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@OttoPylot when you say wifi-c you're referring to wifi calling, right? If I turn wifi calling off texts will rarely send, MMS never sends and phone calls are horrible. Here's a test I just ran to show you how unreliable my service is on 4G LTE with 4 bars:

OttoPylot

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@3fingers  WiFi-C is my shorthand for WiFi Calling. I think I already mentioned that. You need to have WiFi enabled as well because your data will use WiFi and your voice calls will use WiFi-C. Is that your in-home connection? Does it work as expected outside of your home and away from your WiFi?

What model of phone? Does your phone meet AT&T's post-3G cellular requirements. 

I don't know what the return policy is for the Cell Booster a mine was sent to me free. However, I may have already mentioned this but after testing and a few months of use, I shelved it and went back to WiFi-C (WiFi Calling 😉).

Even with WiFi-C enable and working correctly, the incoming cellular signal may be a bit stronger at times so your phone may switch to cellular for a period of time. That's usually not an issue. However, if your example is typical of your in-home reception, a Cell Booster probably won't work well.

3fingers

Tutor

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That screenshot is in my home with WiFi and WiFi-c turned off to show how unreliable the cellular service is. This is how the AT&T service "functions" in my area, anywhere in about a 5-6 square mile it's practically worthless, even with 5 full bars while having line of sight of the closest AT&T tower.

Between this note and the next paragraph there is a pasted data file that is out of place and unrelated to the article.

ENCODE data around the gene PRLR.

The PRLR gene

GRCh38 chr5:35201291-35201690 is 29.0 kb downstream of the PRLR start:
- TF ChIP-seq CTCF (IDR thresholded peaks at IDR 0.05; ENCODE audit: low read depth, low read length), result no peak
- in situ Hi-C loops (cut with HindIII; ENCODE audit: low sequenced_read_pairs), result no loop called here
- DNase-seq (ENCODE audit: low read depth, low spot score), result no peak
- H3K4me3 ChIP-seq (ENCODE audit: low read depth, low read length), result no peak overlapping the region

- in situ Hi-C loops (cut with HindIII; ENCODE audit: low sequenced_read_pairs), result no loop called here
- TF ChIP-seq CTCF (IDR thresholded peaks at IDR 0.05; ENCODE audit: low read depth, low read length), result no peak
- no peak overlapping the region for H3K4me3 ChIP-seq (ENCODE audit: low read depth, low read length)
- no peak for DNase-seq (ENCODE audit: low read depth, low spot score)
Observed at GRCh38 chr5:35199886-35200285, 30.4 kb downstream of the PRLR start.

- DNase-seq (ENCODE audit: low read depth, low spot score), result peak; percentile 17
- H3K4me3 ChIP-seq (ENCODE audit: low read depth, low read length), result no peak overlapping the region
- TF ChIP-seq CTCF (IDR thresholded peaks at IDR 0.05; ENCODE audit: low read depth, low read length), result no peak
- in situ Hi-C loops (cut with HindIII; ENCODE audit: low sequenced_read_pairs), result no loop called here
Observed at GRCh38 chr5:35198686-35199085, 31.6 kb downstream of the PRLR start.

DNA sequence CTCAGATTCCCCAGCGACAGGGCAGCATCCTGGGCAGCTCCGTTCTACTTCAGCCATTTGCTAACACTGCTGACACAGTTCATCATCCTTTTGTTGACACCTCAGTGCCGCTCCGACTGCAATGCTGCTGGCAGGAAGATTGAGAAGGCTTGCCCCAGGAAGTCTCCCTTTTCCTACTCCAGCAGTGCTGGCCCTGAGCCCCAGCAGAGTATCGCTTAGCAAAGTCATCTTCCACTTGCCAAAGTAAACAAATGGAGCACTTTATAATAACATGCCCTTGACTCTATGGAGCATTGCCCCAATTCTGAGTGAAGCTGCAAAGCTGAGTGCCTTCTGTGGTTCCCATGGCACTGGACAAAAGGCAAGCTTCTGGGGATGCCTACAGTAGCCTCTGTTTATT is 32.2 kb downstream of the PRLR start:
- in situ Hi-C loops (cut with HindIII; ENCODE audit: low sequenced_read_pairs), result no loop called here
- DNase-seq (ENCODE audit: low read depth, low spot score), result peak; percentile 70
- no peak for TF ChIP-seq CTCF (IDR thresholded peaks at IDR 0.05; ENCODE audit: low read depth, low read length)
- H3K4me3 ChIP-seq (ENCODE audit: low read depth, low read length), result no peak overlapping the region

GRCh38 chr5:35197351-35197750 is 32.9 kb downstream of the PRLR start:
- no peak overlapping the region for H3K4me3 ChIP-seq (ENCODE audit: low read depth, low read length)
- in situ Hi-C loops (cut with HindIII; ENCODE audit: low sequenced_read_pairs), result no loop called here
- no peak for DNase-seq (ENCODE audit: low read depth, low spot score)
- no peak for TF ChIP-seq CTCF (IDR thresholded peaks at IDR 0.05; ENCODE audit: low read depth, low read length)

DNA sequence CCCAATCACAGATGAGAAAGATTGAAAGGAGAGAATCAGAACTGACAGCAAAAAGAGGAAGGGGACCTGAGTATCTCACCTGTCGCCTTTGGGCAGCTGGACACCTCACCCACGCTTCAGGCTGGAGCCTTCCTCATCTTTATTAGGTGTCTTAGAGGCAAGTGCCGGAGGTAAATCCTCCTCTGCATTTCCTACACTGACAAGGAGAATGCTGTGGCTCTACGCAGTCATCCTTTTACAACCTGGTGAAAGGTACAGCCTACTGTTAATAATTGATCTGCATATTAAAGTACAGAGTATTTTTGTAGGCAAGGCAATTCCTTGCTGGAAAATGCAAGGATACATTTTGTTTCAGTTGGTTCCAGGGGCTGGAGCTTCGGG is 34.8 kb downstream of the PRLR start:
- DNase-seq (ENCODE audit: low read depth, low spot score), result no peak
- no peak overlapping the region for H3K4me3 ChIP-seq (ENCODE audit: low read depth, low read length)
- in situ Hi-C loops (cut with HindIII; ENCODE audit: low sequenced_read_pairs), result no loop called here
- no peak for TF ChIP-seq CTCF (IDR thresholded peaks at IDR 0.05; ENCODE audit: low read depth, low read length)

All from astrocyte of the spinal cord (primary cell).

My phone is a Samsung Galaxy S22 Ultra and my wife and daughter both have iPhone 11. The bottom line is with any of these devices we can't reliably call or text over cellular. The iphones never use wifi calling in our house and my Samsung does only some of the time. The only way we ever get reliable service is to turn airplane mode on then turn WiFi and WiFi calling on. If our devices would actually use wifi calling on their own we'd have no issues.

I'm hoping having this device in my house will fix the issue, I guess the only way to tell is to buy it, test it and see.

OttoPylot

ACE - Expert

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18.8K Messages

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For the iPhone, make sure it is set to LTE if that still is an option. If it's not an option anymore then the phone will just automatically connect to LTE.

If you purchase the Cell Booster, then disable WiFi-C (WiFi Calling) on your phones but leave WiFi enabled. Follow the instructions, which are pretty thin, in the box or just read my Cell Booster Technical Guide for a more detailed explanation. It is important that the Cell Booster be physically connected to your router (yellow WAN port on the Cell Booster to your LAN port on the router) and that you have firmly connected the GPS antenna to the Cell Booster and place the receiver end on a window or window sill with an unobstructed view of the sky.